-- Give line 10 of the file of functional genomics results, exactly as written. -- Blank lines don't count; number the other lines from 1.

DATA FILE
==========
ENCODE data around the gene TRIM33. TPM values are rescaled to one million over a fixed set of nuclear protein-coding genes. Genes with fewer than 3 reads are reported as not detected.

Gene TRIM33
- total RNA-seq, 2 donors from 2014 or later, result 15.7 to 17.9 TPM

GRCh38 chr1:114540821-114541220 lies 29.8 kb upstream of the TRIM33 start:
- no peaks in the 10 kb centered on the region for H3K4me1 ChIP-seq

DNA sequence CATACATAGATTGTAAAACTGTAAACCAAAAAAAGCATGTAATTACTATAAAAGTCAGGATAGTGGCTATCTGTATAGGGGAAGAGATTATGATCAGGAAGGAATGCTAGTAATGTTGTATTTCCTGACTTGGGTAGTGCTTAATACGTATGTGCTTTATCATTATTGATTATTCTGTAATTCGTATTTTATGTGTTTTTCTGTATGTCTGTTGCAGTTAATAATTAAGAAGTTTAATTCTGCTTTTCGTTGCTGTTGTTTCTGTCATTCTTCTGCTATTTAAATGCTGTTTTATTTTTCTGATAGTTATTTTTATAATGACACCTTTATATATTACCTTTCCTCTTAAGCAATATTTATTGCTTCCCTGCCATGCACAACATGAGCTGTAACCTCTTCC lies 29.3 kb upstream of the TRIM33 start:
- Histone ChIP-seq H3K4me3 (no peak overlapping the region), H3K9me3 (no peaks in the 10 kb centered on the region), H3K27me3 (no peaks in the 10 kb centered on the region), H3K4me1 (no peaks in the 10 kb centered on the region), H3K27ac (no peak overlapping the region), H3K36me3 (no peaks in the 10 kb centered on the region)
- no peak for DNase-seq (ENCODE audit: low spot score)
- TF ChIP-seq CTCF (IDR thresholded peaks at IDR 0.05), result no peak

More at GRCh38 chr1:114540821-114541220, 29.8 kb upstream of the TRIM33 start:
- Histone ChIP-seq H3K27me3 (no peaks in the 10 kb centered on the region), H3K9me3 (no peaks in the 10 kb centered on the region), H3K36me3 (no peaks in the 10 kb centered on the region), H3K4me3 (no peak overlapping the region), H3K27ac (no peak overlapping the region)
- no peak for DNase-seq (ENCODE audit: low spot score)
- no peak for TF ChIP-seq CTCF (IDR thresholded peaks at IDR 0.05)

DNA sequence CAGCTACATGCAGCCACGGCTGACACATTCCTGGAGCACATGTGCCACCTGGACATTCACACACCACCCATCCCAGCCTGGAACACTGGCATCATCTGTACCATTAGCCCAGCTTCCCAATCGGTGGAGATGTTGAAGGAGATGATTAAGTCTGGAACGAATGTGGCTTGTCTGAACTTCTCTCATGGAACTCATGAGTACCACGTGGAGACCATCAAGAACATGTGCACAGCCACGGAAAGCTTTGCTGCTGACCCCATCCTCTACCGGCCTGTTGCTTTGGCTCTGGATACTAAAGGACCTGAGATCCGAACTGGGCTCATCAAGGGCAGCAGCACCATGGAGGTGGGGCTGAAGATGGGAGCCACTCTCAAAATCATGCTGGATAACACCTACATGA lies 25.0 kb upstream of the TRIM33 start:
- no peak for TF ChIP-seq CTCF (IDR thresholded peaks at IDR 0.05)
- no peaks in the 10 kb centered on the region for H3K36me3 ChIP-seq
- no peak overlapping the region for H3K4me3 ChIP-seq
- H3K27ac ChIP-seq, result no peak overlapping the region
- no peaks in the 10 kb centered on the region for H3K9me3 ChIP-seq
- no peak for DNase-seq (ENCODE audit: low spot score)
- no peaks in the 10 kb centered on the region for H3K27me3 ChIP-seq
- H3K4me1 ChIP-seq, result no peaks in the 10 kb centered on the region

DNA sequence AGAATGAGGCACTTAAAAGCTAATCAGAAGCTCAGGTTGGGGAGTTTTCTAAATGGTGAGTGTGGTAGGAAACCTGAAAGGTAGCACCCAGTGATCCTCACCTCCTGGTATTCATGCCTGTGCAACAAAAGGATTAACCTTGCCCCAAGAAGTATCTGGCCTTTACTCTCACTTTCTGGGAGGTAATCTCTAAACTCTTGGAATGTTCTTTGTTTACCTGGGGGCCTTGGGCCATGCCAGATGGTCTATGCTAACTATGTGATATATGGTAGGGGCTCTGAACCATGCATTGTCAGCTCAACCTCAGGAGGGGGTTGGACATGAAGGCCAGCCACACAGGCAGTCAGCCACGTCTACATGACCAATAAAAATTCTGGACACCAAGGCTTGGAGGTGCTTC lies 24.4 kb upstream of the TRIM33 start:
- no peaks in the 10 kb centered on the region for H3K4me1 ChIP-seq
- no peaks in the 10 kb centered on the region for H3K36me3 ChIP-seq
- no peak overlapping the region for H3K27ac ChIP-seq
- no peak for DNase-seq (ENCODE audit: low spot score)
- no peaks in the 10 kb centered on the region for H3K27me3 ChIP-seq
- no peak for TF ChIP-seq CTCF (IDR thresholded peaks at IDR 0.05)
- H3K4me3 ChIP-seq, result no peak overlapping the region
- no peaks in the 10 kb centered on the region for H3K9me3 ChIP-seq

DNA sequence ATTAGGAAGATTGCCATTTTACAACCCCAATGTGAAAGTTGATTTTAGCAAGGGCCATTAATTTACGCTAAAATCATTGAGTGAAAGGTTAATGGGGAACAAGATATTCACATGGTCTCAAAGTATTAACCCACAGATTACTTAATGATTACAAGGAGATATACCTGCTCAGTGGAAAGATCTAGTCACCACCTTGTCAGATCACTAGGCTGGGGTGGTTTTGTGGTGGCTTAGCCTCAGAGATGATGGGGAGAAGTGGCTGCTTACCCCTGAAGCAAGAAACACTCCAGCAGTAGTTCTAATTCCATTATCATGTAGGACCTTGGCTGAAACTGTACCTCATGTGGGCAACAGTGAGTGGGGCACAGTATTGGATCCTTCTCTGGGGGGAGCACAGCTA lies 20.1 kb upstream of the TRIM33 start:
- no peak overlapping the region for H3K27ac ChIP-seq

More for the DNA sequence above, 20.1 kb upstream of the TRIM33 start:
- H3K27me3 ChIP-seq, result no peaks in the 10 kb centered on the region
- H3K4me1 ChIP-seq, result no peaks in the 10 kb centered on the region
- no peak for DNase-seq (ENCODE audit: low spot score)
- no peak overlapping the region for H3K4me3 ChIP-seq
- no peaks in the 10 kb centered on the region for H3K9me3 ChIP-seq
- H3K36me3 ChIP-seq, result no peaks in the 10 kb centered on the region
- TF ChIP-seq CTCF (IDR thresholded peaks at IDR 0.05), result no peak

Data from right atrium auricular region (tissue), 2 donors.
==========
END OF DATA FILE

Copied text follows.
More at GRCh38 chr1:114540821-114541220, 29.8 kb upstream of the TRIM33 start: